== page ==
Capnodiaceae Höhn. ex Theiss., Verh. zool.-bot. Ges. Wien 66: 363 (1916), MycoBank: MB 82008

Saprobic on honey dew excretions from insects, usually forming blackened sooty-like regions on green healthy leaves, stems, bark and even rocks and often in association with numerous other species and fungicolous taxa. Thallus comprising mycelium with black sooty growth on the host surface, producing superficial colonies with septate, cylindrical, brown hyphae. Sexual state: Ascomata arise from the mycelial mass, subglobose to globose, coriaceous, with or without setae, dark brown, with a central ostiole. Peridium brown, relatively thin, comprising cells of textura angularis . Hamathecium lacking pseudoparaphyses. Asci 8-spored, bitunicate, saccate, with a short pedicel, lacking an ocular chamber. Ascospores overlapping bi-seriate, multi-septate or muriform, hyaline to brown. Asexual states: pycnidial, mostly elongated, with short or long narrow necks, and with or without a swelling where the conidia are produced. Ostiole prominent at the apex of the pycnidial neck. Conidia occur on typical capnodiaceous hyphae within the pycnidia, small, one-celled, ellipsoidal, hyaline.
Notes : The family Capnodiaceae was introduced by von Höhnel (1909a) and validated by Theissen (1916) according
to von Arx and Müller (1975) and Hughes (1976), and is circumscribed as dothideomycetous sooty moulds with mostly pycnidial asexual states (Reynolds 1982). Kirk et al. (2008) stated the Capnodiaceae include 26 genera and 117 species, while Lumbsch and Huhndorf (2010) mentioned 13 genera. Chomnunti et al. (2011) revisited the Capnodiaceae and removed many genera to other families based on morphological characters of type specimens, thus only five genera are now accepted in Capnodiaceae. The taxa of this family can be recognized by black mycelial growth spreading on the host surface which produces superficial colonies with septate, cylindrical, dark-brown hyphae. Ascomata arise from the mycelial mass and are subglobose to globose (Sivanesan 1984; Barr 1987a). Their asexual states form elongated pycnidia that develop from a superficial mycelium on living plant surfaces. Pycnidia have short or long narrow necks with a conspicuous oval swelling which produce minute, unicellular and hyaline conidia from near the base, middle or apex (Chomnunti et al. 2011).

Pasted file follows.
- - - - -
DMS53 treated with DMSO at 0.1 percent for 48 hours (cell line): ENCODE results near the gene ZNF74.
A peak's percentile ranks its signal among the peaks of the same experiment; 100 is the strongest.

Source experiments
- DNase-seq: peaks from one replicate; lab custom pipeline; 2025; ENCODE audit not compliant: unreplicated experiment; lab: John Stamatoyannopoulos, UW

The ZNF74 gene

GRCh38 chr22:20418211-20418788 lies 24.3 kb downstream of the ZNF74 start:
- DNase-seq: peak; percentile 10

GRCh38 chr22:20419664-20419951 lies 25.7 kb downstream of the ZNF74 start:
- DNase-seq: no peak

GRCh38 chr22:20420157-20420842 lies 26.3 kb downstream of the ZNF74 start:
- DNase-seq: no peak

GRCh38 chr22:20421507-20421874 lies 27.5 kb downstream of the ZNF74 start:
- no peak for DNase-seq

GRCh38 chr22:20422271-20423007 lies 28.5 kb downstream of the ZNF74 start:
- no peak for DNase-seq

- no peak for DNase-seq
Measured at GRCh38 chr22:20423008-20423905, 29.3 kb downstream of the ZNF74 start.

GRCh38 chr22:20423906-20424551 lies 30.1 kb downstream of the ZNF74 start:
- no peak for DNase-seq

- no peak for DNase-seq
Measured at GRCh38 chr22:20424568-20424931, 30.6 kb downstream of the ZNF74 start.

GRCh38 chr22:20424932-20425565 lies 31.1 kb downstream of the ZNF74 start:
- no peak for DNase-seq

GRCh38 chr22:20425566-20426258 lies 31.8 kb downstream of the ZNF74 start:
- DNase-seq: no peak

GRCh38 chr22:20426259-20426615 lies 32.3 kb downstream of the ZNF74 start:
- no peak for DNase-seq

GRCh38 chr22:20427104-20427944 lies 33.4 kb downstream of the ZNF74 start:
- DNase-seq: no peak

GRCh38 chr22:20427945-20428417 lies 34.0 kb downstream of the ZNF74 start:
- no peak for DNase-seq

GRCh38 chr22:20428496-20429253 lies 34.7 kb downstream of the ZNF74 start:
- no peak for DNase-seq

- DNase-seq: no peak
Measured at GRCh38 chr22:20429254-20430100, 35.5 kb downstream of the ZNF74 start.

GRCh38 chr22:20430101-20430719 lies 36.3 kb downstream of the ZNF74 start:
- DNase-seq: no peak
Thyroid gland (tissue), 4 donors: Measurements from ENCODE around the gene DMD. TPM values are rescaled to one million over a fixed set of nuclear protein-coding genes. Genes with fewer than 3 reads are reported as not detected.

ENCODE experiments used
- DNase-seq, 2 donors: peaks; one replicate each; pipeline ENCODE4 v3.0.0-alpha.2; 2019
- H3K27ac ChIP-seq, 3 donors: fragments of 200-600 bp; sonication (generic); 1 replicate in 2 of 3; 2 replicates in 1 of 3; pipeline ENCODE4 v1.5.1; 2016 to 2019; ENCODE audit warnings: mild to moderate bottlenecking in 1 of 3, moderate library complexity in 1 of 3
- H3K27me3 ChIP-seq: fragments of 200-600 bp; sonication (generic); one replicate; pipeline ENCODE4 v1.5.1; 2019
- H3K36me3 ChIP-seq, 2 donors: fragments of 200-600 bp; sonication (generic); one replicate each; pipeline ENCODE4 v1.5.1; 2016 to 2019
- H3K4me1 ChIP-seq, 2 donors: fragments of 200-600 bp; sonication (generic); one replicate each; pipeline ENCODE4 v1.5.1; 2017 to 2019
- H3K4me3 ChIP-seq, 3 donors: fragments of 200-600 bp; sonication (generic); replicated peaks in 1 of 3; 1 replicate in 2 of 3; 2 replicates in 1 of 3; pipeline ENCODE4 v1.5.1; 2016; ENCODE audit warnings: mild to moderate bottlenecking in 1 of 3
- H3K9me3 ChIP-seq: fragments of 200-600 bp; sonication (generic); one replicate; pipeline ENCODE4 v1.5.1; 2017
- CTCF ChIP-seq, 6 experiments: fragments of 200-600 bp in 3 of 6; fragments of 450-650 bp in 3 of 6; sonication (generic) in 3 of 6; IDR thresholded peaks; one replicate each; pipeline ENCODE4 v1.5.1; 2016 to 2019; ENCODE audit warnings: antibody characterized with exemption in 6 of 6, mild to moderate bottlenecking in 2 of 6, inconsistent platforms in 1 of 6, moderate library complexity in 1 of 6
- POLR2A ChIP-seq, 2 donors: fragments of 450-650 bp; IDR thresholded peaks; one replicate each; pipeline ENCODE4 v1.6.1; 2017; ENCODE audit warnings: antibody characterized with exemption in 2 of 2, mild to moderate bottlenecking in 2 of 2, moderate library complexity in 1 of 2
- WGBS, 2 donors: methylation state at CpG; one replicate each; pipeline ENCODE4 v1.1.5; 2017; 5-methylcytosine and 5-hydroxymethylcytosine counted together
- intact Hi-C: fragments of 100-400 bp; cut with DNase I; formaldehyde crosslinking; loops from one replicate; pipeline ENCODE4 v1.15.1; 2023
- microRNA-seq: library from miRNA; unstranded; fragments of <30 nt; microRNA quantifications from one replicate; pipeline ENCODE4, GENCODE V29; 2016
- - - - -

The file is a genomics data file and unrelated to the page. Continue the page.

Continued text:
In the past some members of the family had been known only from asexual states, and these pycnidia had been assigned to one or other sexual state genera and families depending on whether the researchers gave more emphasis to Saccardoan generic concepts such as spore morphology and colour, or colony hyphal development, hyphal morphology and ascomatal and pycnidial formation (as with Hughes 1976). The use of molecular techniques has now enabled us to confirm their relationships in the Capnodiaceae. Crous et al. (2009b) used molecular methods to evaluate the monophyly of the order Capnodiales , yet they did not discuss the family in detail, although concluding that it probably contained diverse lineages. Chomnunti et al. (2011) used a RAxML maximum likelihood tree based on combined LSU and SSU genes to show that Capnodium, Leptoxyphium, Phragmocapnias and Scorias are resolved genera in Capnodiaceae.

Type : Capnodium Mont. Annls Sci. Nat., Bot., sér. 311: 233 (1849), MycoBank: MB 809 Figs. 25 and 26